During our conversation, other young men like him walk the streets, from one corner to the other. Some are alone, strolling across the sidewalk, going around Parque Central. Others have already found company and head towards nearby stores, where they buy expensive cigarettes, perfumes, beers, something they’ve wanted for a long time.
While they listen to the promises of their customers, they allow themselves to be touched, flirt with, seduce and please their companions, as the initial price agreed on may grow thanks to that. Perhaps they will find the exit door, the big prize, that night.
The hours go by, but the toing-and-froing continues. Young men fill all the benches at Parque Central, looking everywhere for a potential customer. They drink profusely, smoke and prepare – no one knows what’s in store for them that night.
“They’re all after the same thing…no one comes here unless they’re looking for cheap sex,” Daynier tells me and goes quiet for a few minutes. He looks around him. He’s realized I am not a customer, that I’m just a weird guy asking him annoying questions, a curious person he won’t get anything out of by revealing these things. He’s realized I don’t want to rent him for the night.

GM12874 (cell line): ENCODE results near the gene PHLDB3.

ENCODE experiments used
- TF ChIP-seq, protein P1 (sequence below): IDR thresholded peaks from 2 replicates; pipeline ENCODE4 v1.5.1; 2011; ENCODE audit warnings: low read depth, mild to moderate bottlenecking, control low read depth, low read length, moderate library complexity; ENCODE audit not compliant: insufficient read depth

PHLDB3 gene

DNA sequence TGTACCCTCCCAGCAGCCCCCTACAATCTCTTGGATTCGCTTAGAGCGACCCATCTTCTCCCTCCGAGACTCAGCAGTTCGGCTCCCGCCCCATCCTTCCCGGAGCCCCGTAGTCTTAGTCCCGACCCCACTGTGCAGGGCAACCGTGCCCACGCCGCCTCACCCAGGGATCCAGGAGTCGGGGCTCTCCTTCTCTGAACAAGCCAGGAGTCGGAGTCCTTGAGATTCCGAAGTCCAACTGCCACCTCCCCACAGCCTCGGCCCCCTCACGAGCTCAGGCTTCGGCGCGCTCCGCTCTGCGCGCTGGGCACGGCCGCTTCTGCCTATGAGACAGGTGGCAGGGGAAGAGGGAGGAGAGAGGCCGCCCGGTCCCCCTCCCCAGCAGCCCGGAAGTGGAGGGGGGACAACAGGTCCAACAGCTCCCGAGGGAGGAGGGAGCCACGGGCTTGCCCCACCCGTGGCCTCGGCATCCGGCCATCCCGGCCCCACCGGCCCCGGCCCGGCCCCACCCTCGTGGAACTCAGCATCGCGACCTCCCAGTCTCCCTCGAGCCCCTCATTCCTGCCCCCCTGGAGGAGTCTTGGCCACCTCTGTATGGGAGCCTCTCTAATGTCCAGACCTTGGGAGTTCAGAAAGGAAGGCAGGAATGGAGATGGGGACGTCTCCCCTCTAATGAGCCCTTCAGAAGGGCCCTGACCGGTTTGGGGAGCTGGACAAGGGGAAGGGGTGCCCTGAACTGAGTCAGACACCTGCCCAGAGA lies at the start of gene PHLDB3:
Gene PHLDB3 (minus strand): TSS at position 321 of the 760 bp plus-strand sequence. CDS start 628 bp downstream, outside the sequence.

However, he’s apparently embarrassed to tell me he has to get back to work, that it is getting late and the chances of earning some money are decreasing. He’s seen a group of tourists go by and intuits there is a chance of success there.
An old, fat man has stopped to look at him. He takes a picture of him, and then some more. Daynier smiles at him. He knows what this man, who’s walked away from his group, wants. He says goodbye to me, patting me on the shoulder. He walks somewhat hurriedly towards the fat man, takes out a cigarette and asks for a light.